By Spc. Bryan RandolphJuly 28, 2014
LOCKWOOD, Calif. - Soldiers from the 994th Medical Detachment, Veterinary Services, out of Round Rock, Texas, got experience with veterinary care for horses during Warrior Exercise (WAREX) 91 14-03 here, July 25.
To receive this valuable training, the Soldiers travelled to the nearby Redwings Horse Sanctuary in Lockwood.
"Today, we're mostly learning how to handle a horse safely in the field," said Capt. Cherise Neu, a field veterinarian, from Cypress, Texas, assigned to the 994th. "Our Soldiers might experience horses out in the field on deployments and here within the United States. They are expected to be able to hold a horse and restrain it for a veterinarian to examine it."
Despite the fact that this was a new experience for most of the Soldiers, they were eager to learn and picked it up quickly.
"The Soldiers did fantastic," said Sara Ruggerone, from San Luis Obispo, California, the executive director of Redwings Horse Sanctuary. "They handled the horses extremely well, and they were very receptive to all the information we provided."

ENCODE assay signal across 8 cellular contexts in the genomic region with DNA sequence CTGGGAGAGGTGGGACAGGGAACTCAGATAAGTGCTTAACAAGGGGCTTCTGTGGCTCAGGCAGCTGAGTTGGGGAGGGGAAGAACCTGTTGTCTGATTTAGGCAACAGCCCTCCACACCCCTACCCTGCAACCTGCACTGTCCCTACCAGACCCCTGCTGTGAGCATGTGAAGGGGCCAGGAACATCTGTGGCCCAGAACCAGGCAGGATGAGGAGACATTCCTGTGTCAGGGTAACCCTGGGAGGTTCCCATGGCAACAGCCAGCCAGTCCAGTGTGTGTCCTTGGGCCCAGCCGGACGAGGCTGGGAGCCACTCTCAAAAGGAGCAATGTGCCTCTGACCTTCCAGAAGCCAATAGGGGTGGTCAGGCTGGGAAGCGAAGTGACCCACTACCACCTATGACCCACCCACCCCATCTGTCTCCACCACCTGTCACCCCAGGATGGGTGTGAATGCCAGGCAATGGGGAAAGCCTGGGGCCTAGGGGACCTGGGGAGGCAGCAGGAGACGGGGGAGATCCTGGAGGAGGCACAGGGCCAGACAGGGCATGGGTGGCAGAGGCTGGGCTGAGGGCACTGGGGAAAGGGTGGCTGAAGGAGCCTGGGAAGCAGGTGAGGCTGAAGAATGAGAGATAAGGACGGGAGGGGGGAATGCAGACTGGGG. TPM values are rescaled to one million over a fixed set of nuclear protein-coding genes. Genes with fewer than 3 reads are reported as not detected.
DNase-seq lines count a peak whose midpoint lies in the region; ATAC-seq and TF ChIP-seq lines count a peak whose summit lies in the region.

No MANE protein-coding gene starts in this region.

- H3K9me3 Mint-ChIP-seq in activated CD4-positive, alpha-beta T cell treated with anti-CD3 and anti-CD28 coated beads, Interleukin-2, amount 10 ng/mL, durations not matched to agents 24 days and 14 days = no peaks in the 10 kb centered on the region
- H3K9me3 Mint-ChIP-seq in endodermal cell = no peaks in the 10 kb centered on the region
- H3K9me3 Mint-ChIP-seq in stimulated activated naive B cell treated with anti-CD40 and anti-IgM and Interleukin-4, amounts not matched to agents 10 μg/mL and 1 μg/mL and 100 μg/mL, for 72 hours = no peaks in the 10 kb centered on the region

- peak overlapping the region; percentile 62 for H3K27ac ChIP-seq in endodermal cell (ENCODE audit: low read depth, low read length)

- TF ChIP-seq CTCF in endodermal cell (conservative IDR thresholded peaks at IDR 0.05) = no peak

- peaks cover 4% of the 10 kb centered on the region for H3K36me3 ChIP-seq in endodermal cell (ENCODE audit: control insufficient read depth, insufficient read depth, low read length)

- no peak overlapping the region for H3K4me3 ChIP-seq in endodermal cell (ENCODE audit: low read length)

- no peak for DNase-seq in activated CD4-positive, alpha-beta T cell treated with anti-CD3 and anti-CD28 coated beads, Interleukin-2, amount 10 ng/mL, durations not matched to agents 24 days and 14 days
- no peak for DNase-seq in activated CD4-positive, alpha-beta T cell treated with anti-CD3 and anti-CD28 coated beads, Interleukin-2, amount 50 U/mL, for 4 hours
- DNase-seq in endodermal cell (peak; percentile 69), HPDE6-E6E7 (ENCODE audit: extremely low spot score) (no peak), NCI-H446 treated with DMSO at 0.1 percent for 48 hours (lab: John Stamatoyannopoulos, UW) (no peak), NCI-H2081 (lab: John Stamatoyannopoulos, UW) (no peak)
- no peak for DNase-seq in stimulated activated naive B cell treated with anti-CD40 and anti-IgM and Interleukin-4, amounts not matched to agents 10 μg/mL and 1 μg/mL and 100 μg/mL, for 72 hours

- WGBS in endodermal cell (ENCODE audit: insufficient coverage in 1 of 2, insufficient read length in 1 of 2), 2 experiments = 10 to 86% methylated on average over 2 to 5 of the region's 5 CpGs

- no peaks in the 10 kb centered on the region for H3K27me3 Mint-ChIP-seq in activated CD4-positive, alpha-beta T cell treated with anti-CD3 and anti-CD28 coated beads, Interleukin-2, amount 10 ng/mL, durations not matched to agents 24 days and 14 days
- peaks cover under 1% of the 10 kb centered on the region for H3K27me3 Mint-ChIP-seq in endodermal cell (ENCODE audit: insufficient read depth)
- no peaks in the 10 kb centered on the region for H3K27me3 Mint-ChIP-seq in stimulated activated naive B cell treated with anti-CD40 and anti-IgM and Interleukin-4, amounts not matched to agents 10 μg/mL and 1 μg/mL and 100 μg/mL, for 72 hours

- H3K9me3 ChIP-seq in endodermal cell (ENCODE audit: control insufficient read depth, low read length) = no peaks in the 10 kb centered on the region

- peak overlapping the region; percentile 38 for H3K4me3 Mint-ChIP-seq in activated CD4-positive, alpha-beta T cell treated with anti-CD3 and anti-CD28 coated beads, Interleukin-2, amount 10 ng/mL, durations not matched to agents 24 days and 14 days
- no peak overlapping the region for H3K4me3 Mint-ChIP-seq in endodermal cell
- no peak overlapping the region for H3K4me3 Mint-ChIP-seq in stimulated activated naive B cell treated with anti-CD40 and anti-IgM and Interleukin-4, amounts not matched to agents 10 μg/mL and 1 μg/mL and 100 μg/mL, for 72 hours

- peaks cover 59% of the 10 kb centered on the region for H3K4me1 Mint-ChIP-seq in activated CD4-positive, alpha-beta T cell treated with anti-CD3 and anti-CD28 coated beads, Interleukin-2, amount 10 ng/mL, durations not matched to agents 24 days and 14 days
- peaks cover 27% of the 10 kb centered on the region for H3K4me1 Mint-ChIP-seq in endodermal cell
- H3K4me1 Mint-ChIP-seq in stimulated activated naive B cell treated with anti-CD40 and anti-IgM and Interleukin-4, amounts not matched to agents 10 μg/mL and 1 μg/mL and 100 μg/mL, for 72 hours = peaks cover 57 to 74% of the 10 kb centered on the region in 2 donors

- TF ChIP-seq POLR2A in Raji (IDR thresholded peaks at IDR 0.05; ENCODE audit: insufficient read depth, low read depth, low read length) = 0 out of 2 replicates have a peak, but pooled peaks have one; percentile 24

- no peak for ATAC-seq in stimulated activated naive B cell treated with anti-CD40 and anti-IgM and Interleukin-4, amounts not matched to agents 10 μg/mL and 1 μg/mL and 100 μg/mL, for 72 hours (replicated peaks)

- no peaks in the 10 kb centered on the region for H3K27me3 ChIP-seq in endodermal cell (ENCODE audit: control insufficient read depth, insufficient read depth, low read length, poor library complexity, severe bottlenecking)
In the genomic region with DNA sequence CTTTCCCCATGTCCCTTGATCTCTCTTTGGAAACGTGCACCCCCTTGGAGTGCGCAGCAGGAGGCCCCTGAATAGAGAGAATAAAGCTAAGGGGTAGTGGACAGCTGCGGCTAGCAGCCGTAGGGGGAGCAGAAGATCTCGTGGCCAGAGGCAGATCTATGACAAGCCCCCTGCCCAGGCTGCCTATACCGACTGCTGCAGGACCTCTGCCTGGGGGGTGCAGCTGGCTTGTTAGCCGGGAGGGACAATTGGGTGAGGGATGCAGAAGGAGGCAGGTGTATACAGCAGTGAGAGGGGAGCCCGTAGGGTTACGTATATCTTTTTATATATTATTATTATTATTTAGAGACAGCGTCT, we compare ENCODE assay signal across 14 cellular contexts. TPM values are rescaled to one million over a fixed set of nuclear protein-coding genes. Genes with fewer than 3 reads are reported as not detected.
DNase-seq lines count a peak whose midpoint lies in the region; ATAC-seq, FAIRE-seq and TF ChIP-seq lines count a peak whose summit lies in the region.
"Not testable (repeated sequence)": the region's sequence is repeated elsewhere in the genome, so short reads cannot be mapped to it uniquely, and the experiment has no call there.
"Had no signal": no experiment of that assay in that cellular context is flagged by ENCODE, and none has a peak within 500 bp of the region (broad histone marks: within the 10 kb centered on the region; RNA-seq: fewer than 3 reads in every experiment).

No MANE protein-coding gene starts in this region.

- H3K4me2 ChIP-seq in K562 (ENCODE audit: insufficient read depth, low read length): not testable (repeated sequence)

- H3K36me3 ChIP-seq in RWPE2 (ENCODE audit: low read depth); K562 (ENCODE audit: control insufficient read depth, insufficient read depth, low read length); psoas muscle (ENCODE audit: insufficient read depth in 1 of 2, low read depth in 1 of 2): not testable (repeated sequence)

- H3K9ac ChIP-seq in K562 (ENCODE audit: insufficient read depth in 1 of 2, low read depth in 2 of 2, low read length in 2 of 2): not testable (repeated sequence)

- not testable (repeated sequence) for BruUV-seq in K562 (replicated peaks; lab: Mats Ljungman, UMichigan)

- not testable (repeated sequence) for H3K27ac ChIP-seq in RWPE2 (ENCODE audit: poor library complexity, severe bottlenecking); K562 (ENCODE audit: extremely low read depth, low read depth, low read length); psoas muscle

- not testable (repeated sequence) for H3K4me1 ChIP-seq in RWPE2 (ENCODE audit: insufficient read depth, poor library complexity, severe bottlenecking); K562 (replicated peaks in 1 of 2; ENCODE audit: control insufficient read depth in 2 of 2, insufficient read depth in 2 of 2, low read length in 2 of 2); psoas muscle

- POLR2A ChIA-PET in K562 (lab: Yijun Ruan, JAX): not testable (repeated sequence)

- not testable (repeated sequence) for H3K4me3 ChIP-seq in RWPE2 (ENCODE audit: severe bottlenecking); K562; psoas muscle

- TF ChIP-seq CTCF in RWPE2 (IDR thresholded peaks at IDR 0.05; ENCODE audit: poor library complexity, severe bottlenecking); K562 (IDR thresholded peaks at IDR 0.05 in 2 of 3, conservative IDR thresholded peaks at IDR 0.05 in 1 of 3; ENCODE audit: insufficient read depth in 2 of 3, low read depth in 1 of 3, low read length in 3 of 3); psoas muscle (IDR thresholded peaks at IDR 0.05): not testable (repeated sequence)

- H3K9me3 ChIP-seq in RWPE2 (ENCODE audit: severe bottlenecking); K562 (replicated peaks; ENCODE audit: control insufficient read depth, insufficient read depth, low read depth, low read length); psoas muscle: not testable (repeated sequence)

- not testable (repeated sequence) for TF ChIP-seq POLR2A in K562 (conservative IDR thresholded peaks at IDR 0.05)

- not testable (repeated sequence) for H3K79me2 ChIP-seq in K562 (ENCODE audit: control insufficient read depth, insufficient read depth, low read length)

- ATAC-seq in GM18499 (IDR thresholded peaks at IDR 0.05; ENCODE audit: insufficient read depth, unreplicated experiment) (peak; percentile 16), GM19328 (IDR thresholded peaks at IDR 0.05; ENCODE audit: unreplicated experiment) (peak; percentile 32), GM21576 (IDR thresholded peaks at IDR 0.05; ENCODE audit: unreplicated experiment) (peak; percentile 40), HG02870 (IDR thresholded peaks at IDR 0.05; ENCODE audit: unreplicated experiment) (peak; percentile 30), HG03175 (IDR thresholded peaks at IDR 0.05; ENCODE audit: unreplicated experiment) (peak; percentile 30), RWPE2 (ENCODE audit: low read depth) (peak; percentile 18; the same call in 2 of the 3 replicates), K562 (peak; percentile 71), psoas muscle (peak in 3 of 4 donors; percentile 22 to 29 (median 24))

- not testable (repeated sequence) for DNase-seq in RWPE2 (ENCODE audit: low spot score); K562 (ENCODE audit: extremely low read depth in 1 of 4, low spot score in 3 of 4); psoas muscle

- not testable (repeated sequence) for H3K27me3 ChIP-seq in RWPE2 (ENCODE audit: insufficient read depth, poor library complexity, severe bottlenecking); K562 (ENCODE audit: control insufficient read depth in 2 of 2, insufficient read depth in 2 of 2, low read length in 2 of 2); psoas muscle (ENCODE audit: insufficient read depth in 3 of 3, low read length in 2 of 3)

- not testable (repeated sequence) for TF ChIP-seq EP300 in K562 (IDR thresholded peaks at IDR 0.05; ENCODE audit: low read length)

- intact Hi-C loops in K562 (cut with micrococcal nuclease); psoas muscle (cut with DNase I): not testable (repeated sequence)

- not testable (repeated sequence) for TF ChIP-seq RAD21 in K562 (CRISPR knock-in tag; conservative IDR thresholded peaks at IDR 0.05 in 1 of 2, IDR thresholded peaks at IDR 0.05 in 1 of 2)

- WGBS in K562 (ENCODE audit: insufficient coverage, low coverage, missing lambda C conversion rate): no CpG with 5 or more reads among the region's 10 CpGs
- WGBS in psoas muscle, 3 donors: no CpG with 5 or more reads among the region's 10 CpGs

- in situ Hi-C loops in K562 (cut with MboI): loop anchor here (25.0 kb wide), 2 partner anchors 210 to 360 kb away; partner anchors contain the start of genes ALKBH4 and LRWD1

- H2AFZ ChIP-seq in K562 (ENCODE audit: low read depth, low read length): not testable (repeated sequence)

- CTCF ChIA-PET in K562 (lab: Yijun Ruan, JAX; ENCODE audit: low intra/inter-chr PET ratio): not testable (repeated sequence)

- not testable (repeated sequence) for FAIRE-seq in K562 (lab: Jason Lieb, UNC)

When the Soldiers are deployed, the animals they encounter will be more than pets to the owners.
"Some need them for their livelihood," said Neu. "Those animals may need all sorts of care: wound care, health care, deworming, vaccination."
As a part of their training, the Soldiers also learned how to take a pulse, give vaccinations, draw blood and monitor sounds in the horses' stomach area.
"If they feel sick, since they can't actually tell us, we have to get them to tell us," said Spc. Martin Gonzalez, an animal care specialist with the 994th, from Fort Hood, Texas. "We try and give a voice to these animals."
Out of the entire U.S. military, only the Army has a Veterinary Corps. The importance of that fact is not lost on these Soldiers.
"The Army is the only branch of the military service that has an animal care field," said Gonzalez. "So, it's actually really important for us to go out to these types of missions, especially overseas."
In addition to beneficial training for Soldiers, the horse sanctuary, which exists solely on donations, benefited from the training.
"It's nice to have them here," said Ruggerone. "They are doing some work for us. They're helping vaccinate our entire herd."
Even though this benefits the horse sanctuary, the real benefit is the training the Soldiers received.